Kenya: Why police documentary wasn’t aired on television

Published: April 23, 2014

kenyanPoliceDocumTHE reasons behind the cancellation of the airing of the much publicised and awaited Kenya Police Service documentary in major TV stations can now be revealed.

The documentary, which was slated to premier on Wednesday and Thursday at 8.30pm last week, was canceled at the last minute in major following an outcry by Muslim leaders.

In a letter sent to heads of major TV stations and seen by the Star, leaders of Muslim organisations led by Jamia Mosque, Nairobi, said the goal of the police was to “stir emotions against Muslims and give false impression that radical views which encourage violence and terrorism represents the teaching of Islam”.

“Its focus lies in amplifying and fringe voices thereby giving a false impression that radical views which encourage violence and terrorism represents the teaching of Islam,” reads the letter written on April 14.

On Tuesday last week, Muslim leaders including National Muslim Leaders Forum chairman Abdullahi Abdi and Supkem secretary general Adan Wachu led a delegation to TV stations in the city.

Only state-owned KBC has aired the program, which has since been uploaded on YouTube.

“The net result of the police documentary is to increase tensions and suspicions between Kenyans of different faiths owing to the inaccurate information of the teachings of Islam and give credibility to the deliberate campaign of victimisation against Muslims in the pretext of fighting terrorism,” reads the letter signed by the Jamia Mosque secretary general Abdul Bary Hamid.

The Muslim leaders said a media campaign from the police sends “worrying reminders of the Rwandan genocide when the media played an important role in galvanising support for the Hutus in massacring the Tutsi community”.

“We are fully aware of the happenings in Central African Republic where Muslims have been massacred and driven out of cities and towns. Such scenarios are gradually being played here in the country and regrettably with the complicity of the media,” reads the letter.

“We do appreciate it is in the best interest of the nation to raise awareness about the grave threats of terrorism. The documentary serves to demonise the Muslim community and poison the minds of Kenyans that Islamic teaching advocates for the killings of innocent human beings,”

Televisions stations have not formally disclosed the withdrawal of the documentary but sources said there was “wide consultation” among TV heads where they reached a decision not to air it.

“We have to listen to the concerns of audience,” one senior official of a major TV station is quoted as saying.

The letter was sent to the Standard Group, Nation Media Group, Mediamax Network, KBC and Royal Media services.

It was also copied to the Media Owners Association, Media Council of Kenya, National Cohesion and Integration Commission and the Kenya National Human Rights Commission among other Muslim and human rights bodies.

Muslims said the video contained violent extremist ideologies, capable of cementing mistrsust and hatred among Kenyans of different faiths.

The program has clips of violent preachings of the late Aboud Rogo and Sheikh Abubakar Sharif alias Makaburi. It also contains videos of violent messages in mosques in Mombasa and Tanzania.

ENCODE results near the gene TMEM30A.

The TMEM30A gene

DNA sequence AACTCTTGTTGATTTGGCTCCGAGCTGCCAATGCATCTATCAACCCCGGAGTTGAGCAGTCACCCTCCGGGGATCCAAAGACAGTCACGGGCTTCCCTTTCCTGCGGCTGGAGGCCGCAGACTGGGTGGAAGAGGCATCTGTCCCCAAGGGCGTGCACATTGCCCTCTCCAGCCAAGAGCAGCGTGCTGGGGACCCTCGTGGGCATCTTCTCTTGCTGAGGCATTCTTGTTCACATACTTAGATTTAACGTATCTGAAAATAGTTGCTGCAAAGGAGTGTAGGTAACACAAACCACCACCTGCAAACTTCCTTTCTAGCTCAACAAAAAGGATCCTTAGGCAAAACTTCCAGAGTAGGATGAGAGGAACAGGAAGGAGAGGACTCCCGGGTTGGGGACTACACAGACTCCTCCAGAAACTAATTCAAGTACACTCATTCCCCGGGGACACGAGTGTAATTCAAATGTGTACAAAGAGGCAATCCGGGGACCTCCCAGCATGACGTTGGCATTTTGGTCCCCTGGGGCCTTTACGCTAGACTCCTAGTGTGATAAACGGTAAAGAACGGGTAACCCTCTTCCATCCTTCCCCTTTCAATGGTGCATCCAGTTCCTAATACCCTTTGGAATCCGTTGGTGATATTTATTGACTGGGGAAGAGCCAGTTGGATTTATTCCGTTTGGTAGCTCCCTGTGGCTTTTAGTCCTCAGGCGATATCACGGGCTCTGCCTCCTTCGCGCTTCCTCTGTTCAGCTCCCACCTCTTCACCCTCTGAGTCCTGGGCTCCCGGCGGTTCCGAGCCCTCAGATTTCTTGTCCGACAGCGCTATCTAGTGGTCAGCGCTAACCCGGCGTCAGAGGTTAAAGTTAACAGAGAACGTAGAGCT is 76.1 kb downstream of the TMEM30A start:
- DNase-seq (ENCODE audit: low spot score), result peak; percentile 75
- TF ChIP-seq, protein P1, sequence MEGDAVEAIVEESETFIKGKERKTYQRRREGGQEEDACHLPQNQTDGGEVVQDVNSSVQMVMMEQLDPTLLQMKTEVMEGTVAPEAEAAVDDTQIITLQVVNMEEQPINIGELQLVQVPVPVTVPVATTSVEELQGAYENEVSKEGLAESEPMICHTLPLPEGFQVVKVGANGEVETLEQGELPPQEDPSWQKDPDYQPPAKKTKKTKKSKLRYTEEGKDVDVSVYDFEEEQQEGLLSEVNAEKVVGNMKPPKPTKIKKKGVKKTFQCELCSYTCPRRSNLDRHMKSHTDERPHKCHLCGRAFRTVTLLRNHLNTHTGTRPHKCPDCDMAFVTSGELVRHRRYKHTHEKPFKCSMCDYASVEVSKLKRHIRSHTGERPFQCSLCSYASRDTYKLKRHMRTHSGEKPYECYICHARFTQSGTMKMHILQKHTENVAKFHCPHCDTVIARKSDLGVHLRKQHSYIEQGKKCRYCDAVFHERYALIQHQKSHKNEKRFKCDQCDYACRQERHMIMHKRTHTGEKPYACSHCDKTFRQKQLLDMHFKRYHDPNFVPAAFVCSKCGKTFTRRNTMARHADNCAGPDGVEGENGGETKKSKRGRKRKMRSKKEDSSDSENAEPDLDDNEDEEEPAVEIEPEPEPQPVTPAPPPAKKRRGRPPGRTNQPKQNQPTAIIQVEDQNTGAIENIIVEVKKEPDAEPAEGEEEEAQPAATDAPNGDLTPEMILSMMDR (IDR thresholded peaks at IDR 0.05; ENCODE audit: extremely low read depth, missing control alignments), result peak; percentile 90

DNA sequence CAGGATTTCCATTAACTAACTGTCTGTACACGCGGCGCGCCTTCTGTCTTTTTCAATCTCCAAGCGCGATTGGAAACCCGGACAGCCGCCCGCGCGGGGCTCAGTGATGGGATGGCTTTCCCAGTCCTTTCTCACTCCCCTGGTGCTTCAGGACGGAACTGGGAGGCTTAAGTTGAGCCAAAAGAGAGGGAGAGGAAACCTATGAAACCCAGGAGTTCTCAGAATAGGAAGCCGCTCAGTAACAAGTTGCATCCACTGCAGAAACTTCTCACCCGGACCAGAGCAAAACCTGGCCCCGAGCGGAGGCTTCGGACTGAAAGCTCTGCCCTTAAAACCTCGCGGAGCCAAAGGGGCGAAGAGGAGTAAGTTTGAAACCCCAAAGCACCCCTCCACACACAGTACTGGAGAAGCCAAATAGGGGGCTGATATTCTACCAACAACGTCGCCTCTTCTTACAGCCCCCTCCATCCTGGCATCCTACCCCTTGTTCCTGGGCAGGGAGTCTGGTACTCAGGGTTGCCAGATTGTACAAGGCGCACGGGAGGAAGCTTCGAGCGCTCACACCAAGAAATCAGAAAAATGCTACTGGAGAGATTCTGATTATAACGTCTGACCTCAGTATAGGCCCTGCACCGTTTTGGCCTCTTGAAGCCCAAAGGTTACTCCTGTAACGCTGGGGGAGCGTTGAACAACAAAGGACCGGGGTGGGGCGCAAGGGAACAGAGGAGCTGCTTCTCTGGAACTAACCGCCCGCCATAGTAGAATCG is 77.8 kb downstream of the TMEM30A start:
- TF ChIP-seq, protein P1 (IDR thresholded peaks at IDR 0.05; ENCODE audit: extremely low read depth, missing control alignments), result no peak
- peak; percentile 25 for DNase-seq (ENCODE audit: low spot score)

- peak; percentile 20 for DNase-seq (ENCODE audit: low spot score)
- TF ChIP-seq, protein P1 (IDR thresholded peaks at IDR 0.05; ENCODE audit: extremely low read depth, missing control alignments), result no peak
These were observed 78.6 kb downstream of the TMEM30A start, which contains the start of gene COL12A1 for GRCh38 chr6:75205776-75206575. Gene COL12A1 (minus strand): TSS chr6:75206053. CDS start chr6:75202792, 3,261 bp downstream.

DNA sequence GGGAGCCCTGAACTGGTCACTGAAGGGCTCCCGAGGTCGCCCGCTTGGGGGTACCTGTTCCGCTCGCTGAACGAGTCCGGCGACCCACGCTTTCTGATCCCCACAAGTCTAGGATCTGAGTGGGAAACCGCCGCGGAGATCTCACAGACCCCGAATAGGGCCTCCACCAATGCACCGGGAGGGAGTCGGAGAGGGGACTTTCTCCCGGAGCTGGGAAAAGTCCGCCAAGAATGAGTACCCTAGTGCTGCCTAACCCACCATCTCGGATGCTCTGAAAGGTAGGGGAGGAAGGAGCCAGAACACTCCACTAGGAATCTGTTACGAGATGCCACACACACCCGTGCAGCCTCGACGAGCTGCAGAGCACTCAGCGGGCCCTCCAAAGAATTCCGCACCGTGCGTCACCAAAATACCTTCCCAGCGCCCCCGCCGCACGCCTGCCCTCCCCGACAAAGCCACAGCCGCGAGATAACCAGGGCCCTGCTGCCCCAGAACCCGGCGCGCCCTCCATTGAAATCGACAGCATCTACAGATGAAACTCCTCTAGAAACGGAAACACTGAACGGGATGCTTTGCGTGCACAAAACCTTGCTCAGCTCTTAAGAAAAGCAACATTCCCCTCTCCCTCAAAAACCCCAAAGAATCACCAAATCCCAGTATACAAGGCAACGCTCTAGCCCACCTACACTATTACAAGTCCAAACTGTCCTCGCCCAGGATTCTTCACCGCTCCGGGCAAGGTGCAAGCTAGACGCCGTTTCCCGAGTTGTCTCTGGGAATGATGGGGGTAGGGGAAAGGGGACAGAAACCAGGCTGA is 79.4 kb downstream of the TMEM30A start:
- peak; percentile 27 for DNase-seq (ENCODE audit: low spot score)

It also has clips of the Egyptian al Qaeda leader Ayman Al-Zawahiri calling for new recruitment into al Qaeda and al Shabaab and cries of parents who claim they lost their children to an al Shabaab recruitment syndicate especially in Nairobi’s Majengo area.

” The necks of infidels must be dealt with. Without doing this, those problems will never end,” Sheikh Ahmed Iman Ali, an alleged Kenyan al Shabaab recruiter is captured saying on video in fluent Swahili.

The one hour two-part program also alleged young recruits who claim success is in killing ‘makafiri’ (infidels)

The documentary also alleged the Nairobi-based Al-Hijra group is using local mosques to preach violence against non-Muslims.

“This is religion of weapons,” says the late Rogo in the video.

“The minute a man openly says that if you don’t share my religious beliefs you should be killed, where is your freedom of worship,” says Former police spokesperson Eric Kiraithe in the video whose executive producer is Inspector General David Kimaiyo.

“This false interpretation will be taken by many viewers as the innate teachings of Islam which is not,” Muslim leaders said.

“We therefore calling for the airing of the airing documentary to be withdrawn immediately as it serves to cultivate an intolerant society and suppress to build a united Kenya where all people from diverse background live in harmony,”

The letter said the documentary will be aired ‘at the expense of increasing resentments against the Muslim community’ in the country.

“At present there is growing animosity towards Muslims and Somalis in particular as a result of the spate of terrorist attacks which are wrongly being attributed to the Muslim community,” reads the letter in part.

“The documentary will only help to fuel the false perception that Islam encourages terrorism and that Muslims support acts of violence against innocent people”.

“This is to therefore, urge you rescind airing the documentary as it will serve as a platform to increase animosity and hostility against Muslims and be the perfect justification for the continued brutal response against Muslims in the recently energized so-called war on terror,”

“We all have an obligation to nurture a peaceful and tolerant society and the media should not accept to be used as conduits to spread hate and animosity against a section of Kenyans”.

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